Connection in an Isolating Age

My dad asked me recently about how my researching for volunteer opportunities at local theatres was going. I told him that I was (and am) still looking around and writing up forms.

He also asked to read my blog. I told him I’d print it out.

I have to say, this request shocked and flattered me. I mean, it’s hard for him to read anything that isn’t a yoga manual. So asking to read my blog? That’s a big deal. I’m especially happy he did, considering that he, musicals and I have a history.

He was the first to show me Jesus Christ Superstarand he was the one who helped me buy Phantom of the Opera and West Side Story years later.

He also introduced me to RENT.

I was older by then, just discovering musical theatre. It was happenstance that he was watching it one day. He was right at the end, and I couldn’t help but watch it too. After my family went to bed, I re-watched it from the beginning.

The musical, about a group of friends living in New York City, just trying to get by, with the central message "No Day But Today," floored me.

It changed my life.

 I may be a fan!

I may be a fan!

I fell in love and Dad was thrilled. We began to talk about it. Over the next weeks, we accumulated at least a dozen hours strictly talking about the show.

This was an amazing feat, since maintaining conversation and a connection was hard for us at the time.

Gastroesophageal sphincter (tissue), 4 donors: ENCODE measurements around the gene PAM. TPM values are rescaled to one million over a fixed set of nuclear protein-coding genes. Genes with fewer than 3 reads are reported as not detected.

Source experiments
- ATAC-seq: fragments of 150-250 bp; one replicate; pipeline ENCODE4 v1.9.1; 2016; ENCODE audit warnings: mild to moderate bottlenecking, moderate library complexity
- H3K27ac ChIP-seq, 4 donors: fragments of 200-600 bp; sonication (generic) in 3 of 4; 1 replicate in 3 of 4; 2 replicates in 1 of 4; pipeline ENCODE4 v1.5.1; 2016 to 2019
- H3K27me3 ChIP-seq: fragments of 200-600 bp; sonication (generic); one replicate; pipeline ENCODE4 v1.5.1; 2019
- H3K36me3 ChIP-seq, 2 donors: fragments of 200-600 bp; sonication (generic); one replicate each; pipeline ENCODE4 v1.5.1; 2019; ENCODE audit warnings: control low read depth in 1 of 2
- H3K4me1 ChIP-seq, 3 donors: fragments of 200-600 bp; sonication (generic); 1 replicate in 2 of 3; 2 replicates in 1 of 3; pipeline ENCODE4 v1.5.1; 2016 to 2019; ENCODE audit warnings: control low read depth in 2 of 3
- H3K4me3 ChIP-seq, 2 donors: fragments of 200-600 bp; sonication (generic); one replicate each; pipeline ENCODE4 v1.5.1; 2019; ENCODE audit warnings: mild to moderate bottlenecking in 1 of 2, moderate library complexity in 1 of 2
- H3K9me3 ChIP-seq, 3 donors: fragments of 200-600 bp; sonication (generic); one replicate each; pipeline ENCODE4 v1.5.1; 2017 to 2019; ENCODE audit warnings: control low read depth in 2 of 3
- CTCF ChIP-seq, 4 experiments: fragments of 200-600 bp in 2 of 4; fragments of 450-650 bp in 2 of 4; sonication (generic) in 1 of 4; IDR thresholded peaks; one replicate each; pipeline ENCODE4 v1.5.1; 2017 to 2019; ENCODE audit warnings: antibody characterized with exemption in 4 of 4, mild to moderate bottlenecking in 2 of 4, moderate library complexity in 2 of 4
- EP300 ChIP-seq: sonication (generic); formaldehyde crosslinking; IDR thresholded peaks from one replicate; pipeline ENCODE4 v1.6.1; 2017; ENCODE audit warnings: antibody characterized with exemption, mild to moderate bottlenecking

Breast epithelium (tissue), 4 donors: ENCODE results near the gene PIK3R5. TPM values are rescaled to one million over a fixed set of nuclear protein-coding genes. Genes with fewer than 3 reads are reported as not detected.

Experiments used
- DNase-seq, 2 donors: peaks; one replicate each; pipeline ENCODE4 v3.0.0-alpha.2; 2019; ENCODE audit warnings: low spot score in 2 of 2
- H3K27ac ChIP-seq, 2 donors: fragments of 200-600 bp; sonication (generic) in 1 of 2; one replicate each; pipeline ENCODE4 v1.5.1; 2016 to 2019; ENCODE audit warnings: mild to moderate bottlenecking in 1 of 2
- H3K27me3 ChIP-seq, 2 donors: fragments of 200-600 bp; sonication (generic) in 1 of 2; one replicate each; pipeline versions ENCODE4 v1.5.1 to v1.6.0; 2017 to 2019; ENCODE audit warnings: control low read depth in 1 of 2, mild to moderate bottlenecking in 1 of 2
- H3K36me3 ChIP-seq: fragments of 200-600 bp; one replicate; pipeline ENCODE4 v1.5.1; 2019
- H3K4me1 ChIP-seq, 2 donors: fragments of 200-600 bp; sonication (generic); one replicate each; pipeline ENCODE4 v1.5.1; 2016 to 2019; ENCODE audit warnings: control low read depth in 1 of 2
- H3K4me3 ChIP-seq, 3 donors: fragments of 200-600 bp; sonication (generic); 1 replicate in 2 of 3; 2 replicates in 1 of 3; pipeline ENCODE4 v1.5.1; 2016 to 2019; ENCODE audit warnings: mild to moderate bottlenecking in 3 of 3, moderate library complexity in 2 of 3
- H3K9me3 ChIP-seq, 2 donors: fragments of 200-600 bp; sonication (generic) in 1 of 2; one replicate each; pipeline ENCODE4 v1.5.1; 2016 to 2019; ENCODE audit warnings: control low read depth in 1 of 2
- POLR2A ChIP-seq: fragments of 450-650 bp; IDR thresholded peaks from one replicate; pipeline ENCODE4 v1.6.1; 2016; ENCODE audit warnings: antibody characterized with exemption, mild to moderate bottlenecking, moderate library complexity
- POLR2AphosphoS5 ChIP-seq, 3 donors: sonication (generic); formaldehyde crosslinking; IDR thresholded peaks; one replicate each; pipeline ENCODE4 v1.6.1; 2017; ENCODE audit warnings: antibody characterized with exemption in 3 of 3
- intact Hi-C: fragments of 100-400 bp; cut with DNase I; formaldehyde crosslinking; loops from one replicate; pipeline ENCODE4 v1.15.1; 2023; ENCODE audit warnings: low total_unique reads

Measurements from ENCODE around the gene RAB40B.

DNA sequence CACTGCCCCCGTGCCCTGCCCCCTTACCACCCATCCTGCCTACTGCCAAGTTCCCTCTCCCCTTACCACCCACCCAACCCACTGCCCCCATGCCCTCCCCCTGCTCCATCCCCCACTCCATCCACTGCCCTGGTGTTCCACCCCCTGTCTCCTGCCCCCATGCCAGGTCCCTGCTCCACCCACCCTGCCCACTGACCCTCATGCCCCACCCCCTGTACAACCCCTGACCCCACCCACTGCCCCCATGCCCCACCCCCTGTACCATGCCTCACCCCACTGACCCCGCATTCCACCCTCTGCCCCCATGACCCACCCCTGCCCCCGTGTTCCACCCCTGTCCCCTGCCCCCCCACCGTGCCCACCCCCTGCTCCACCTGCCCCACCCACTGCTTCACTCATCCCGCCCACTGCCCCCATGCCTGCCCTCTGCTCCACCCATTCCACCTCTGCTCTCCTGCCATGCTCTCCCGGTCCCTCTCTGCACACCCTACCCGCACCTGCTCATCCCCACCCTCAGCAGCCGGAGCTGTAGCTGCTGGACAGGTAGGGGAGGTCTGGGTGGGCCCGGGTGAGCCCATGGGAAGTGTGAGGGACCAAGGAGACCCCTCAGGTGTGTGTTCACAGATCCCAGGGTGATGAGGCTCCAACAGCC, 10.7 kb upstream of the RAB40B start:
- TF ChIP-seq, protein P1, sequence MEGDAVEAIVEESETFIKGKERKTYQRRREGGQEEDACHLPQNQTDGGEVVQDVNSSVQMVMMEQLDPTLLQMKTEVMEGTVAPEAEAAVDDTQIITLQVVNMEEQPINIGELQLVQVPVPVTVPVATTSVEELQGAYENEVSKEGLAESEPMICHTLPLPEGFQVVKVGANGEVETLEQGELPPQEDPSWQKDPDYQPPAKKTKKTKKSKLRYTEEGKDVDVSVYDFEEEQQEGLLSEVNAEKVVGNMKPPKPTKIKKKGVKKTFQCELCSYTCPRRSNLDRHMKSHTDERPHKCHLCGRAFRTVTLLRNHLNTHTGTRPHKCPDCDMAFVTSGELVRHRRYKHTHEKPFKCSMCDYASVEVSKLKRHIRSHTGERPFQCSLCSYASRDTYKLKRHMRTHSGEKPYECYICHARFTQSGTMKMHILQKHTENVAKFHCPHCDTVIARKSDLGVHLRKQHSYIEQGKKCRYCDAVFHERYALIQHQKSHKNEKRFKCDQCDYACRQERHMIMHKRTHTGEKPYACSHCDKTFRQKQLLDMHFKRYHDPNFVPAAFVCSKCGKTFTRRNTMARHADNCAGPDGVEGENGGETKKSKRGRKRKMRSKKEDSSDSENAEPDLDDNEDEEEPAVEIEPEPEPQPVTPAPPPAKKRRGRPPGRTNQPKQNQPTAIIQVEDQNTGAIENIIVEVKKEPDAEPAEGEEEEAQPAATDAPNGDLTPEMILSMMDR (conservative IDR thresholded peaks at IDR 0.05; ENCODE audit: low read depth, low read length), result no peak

It was neither of our faults. I was just growing up and growing apart. I wasn’t loud or social to begin with, which didn’t help him or anyone else get close to me. Thus, our relationship suffered.

RENT helped us. We could talk about how much we loved Angel’s selflessness, or how raw and devastating the ‘Will I?’ sequence was, or about which song truly represented the life the characters lived. The life we all live. These conversations gave us a way to communicate properly.

This connection stayed with us throughout the years, despite the hard times. Having those conversations behind us, when we talked about life and death and love, everything that RENT was about, was a buoy we could hold onto.

Now, we talk every day. The years of awkward conversations and days of disconnect are over.

Thank you, Jonathan Larson.


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ASHLEY O'NEIL

Student. Writer. Likes to rave, rant and cry about television shows. Sings popular show-tunes loudly and happily. Has a huge family and a huge book collection. Is trying to find her way in the writing world, and in the world in general.

Can be found on LinkedIn and Facebook. Follows this blog.